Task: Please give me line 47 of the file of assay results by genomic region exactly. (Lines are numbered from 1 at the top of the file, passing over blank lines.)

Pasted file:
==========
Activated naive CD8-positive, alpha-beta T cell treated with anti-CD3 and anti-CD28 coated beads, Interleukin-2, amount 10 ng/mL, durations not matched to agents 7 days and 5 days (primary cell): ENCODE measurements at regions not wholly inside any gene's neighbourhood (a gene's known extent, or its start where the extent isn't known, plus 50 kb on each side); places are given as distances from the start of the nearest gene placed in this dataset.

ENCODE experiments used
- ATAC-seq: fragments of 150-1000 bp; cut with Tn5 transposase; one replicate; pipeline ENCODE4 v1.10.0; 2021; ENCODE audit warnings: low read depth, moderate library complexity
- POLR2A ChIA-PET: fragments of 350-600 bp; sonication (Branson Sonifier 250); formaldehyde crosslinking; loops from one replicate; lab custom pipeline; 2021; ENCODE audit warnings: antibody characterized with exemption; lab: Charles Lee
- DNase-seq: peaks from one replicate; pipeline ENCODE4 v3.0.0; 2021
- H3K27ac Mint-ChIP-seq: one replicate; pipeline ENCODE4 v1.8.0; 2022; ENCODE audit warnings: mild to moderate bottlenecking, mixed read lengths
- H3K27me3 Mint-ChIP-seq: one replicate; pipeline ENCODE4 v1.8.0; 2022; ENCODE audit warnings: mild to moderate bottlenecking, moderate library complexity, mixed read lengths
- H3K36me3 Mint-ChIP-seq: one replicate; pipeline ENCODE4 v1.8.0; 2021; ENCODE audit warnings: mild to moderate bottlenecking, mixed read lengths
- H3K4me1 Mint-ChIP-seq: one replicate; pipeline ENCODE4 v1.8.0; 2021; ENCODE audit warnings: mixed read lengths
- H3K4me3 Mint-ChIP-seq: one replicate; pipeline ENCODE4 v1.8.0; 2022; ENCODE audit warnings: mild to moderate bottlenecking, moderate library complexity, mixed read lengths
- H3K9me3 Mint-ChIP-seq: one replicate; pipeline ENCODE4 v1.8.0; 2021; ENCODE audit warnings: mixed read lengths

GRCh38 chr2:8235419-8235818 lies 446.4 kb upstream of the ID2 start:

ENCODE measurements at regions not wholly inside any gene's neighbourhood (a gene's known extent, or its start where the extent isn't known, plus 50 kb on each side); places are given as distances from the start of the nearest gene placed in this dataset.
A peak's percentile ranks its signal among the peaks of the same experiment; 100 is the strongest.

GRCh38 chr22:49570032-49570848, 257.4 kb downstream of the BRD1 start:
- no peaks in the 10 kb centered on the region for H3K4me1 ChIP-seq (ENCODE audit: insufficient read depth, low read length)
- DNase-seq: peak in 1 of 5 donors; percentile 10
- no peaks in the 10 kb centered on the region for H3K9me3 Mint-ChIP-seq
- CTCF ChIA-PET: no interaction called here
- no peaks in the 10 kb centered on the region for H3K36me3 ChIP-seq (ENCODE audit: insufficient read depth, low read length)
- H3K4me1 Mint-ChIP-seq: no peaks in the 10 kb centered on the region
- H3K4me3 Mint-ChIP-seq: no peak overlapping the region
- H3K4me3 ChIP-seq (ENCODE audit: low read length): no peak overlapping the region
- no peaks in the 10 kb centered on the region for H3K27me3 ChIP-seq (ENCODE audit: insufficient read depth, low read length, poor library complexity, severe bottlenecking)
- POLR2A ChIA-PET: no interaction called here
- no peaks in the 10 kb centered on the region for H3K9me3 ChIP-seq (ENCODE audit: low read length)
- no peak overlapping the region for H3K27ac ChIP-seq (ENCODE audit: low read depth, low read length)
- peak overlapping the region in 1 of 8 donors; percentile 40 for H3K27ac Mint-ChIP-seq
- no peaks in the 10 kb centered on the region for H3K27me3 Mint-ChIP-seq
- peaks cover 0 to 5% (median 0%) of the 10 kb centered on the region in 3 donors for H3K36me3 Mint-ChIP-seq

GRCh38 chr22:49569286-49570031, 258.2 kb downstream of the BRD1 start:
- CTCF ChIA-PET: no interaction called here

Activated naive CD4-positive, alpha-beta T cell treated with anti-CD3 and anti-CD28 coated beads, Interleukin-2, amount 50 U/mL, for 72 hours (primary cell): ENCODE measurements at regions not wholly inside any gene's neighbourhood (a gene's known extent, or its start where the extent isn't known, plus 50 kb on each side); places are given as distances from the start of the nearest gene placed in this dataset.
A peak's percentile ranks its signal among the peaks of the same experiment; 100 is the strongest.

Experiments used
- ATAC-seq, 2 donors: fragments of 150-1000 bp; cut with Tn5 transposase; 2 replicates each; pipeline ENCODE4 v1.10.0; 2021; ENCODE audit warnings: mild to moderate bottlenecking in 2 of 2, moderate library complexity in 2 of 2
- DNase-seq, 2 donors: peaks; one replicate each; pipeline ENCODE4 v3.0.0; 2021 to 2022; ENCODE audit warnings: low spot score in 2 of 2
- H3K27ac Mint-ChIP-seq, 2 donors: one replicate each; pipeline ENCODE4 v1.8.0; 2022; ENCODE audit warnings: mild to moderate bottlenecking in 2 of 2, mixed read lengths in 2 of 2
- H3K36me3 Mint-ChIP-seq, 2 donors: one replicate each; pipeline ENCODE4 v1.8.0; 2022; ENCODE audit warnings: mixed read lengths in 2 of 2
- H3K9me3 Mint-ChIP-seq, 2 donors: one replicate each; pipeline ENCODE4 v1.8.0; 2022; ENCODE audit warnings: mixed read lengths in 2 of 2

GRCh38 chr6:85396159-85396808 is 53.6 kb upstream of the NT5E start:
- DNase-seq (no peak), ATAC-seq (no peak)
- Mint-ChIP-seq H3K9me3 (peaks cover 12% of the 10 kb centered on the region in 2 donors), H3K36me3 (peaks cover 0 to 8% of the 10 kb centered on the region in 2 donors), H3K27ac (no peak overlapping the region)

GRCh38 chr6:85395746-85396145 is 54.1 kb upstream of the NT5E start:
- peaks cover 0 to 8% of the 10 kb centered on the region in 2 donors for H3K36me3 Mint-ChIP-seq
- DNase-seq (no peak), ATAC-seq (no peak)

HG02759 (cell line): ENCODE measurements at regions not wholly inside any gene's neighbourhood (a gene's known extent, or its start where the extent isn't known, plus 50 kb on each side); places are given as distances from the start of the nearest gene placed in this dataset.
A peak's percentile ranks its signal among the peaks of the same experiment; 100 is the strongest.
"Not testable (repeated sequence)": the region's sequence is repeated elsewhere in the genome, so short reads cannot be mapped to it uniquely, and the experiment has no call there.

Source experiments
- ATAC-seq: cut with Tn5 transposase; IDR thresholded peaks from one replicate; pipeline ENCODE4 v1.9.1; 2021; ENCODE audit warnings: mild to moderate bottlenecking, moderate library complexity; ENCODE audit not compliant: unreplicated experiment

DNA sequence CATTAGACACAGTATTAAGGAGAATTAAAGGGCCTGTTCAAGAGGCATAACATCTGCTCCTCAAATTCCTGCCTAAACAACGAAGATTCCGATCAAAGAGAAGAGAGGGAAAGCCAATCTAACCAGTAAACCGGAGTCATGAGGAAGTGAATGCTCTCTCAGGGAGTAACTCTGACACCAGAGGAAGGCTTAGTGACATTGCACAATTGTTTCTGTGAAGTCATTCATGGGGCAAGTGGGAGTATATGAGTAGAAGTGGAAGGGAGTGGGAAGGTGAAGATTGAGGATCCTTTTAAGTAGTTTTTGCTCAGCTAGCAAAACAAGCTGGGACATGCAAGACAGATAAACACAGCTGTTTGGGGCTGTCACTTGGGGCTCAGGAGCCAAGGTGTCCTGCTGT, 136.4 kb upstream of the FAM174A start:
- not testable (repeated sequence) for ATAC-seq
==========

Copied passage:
HG02759 (cell line): ENCODE measurements at regions not wholly inside any gene's neighbourhood (a gene's known extent, or its start where the extent isn't known, plus 50 kb on each side); places are given as distances from the start of the nearest gene placed in this dataset.